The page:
As for your last comment - well, the antiwar movement can speak for itself, but I don't agree. Take, for example, US attitudes to abuses committed by soldiers. If a US soldier is involved, it's major news. If a British soldier is involved, it gets a mention. If, say, a Nigerian solider is involved, you'd need to see the inside pages of the one of the big papers. This is not because the US likes Nigeria, hates Britain and loathes itself most of all. It is because, sadly, Western society still has a strong tendency to see 'Africa' as being some hopeless morass where bad things inevitably happen. When Europeans or, as you put it, 'Americans or Jews' do things we disapprove of, we feel much more affected because these are people 'like us', from whom we expect elevated moral standards. I see it much more as a residual racism that regrettably still permeates Western thinking, rather than a demonisation of 'Americans or Jews'.


Thanks for the plug, TA.

Shuggy, this is shocking: "The reality is that civilian casualties are only interesting to the antiwar movement when they are produced by Americans or Jews. Hate to put it so bluntly but I think, despite their protestations, that's basically their position."

Not only is it stupid and calumnious to suppose that you can bundle every antiwar activist into this position (never mind the fact that the antiwar activist under discussion in this post has also had a few things to say about the killing of people by the Cambodian, Iranian, Saudi, Sudanese, Colombian, Algerian and Russian governments to name but a few, and even by some egregious groups in Iraq who consider themselves part of the resistance); it is also ridiculous to speak of "Jews" when you know perfectly well that the antiwar movement is concerned with Israel. To conflate Israel with "Jews" is to accept a propaganda ploy used by both Zionists and the extreme Right.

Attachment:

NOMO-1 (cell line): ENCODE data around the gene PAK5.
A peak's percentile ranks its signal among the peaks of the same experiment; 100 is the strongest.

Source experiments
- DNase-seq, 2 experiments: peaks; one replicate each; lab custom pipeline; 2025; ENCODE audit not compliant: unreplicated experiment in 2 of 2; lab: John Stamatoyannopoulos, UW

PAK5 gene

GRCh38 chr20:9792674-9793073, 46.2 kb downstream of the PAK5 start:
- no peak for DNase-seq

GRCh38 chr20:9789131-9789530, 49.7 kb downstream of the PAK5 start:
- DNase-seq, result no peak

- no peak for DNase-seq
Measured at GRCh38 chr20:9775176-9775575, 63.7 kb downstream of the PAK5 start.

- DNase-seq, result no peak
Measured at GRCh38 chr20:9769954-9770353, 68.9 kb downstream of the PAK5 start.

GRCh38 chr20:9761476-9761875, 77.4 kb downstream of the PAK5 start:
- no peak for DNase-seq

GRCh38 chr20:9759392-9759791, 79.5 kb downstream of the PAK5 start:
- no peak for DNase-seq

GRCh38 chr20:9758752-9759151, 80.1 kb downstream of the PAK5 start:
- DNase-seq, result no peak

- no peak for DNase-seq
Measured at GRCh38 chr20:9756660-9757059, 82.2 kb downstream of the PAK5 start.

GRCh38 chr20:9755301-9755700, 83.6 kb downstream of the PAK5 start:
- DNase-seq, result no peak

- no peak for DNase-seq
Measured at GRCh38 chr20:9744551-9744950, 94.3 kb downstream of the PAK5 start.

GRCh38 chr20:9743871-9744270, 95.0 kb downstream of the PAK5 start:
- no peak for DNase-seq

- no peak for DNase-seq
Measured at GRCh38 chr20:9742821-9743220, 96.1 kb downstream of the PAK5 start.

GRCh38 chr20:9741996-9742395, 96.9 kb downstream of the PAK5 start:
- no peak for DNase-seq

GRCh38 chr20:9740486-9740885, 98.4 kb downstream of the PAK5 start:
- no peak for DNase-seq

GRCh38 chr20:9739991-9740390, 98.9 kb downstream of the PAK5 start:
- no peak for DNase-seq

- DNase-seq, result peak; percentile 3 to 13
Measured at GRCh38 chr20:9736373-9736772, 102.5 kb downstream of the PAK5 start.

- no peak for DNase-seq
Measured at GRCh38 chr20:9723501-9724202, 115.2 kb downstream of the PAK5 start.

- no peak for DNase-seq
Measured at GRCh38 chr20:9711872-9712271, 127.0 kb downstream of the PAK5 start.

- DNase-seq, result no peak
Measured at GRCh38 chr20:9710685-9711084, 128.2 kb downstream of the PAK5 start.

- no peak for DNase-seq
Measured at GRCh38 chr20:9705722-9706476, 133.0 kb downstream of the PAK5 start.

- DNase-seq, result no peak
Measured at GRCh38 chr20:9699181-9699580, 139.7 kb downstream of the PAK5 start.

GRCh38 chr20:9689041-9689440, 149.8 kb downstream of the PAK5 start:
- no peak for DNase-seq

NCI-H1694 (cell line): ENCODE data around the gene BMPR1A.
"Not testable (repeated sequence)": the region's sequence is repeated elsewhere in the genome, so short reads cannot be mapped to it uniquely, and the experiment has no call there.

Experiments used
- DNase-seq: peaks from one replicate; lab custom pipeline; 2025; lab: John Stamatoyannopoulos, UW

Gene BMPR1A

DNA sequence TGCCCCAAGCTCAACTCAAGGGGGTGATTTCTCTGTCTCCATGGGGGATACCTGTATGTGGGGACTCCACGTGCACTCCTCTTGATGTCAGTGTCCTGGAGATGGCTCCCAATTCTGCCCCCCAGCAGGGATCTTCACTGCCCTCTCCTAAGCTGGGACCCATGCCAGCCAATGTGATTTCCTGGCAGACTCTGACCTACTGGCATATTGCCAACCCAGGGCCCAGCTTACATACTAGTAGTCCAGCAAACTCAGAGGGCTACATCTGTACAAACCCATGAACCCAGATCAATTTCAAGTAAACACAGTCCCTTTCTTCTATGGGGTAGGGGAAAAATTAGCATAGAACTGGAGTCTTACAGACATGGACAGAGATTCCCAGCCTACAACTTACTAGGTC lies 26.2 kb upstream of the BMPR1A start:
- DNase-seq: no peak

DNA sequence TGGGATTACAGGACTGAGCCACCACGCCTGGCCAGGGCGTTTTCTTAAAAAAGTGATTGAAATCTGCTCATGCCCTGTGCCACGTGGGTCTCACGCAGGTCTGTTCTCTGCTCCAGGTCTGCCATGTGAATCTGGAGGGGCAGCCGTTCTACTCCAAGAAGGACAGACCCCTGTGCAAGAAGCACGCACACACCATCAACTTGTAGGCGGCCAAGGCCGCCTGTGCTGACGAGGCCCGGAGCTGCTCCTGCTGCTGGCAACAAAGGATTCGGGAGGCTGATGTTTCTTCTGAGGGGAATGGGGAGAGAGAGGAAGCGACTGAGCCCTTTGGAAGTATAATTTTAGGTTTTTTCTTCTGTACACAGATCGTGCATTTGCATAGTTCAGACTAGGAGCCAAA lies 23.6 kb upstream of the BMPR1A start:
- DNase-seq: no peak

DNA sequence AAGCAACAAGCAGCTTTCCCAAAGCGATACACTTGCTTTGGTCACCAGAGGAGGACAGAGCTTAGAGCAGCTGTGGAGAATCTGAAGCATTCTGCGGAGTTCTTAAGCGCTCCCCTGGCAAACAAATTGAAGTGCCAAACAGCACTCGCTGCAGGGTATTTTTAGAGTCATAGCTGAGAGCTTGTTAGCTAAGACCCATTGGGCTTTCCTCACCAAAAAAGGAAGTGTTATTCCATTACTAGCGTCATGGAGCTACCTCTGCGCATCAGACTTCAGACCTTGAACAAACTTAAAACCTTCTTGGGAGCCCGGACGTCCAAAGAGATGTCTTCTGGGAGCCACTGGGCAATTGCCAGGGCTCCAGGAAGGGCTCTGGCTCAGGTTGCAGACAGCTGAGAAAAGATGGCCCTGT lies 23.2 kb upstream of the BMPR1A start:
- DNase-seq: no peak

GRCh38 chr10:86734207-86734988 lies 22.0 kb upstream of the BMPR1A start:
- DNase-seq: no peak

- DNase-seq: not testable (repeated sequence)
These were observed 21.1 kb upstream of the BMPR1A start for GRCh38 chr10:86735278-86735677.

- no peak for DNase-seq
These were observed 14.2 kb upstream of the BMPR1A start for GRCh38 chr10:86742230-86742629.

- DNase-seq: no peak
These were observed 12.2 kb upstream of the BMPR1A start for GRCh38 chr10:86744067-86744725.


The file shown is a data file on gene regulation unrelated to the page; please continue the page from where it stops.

Shame on you, particularly when not a single point in your post was actually able to dispute my analysis - indeed, you don't seem to have grasped that the 'highest estimate' (the Lancet doesn't offer the highest estimate, but leave that to one side) is corroborated by several other studies. To wit, it is corroborated by precisely the studies that the pro-war crowd have been crowing about as contradicting it.

And no, body counts are not the only factor in any consideration about the merits of the war. But they are important enough that it has been deemed necessary by the British government, the pro-war side (to which you belong - why so coy about that?) and several media commentators to make false and sometimes opprobrious claims about the study, its conduct, its conclusions and its authors. You also lead us into a non-sequitur - why not speak of Sudan, if what matters is body counts etc? Well, some of us have spoken about Sudan and argued about it. But the topic under discussion here is whether or not the war on Iraq has made things worse for Iraqis - and in this very straightforward respect, it clearly has. A remarkable fact when you consider that this means it has done more damage than the noxious combination of Saddam, sanctions and repeated bombardments. If the claim is that the war as on balance justifiable on human rights grounds, then one part of the reply is that the human rights situation has massively deteriorated. There are other answers, but that is by no means an insignificant one, and it has the advantage of being amply supported by several detailed and reputable studies.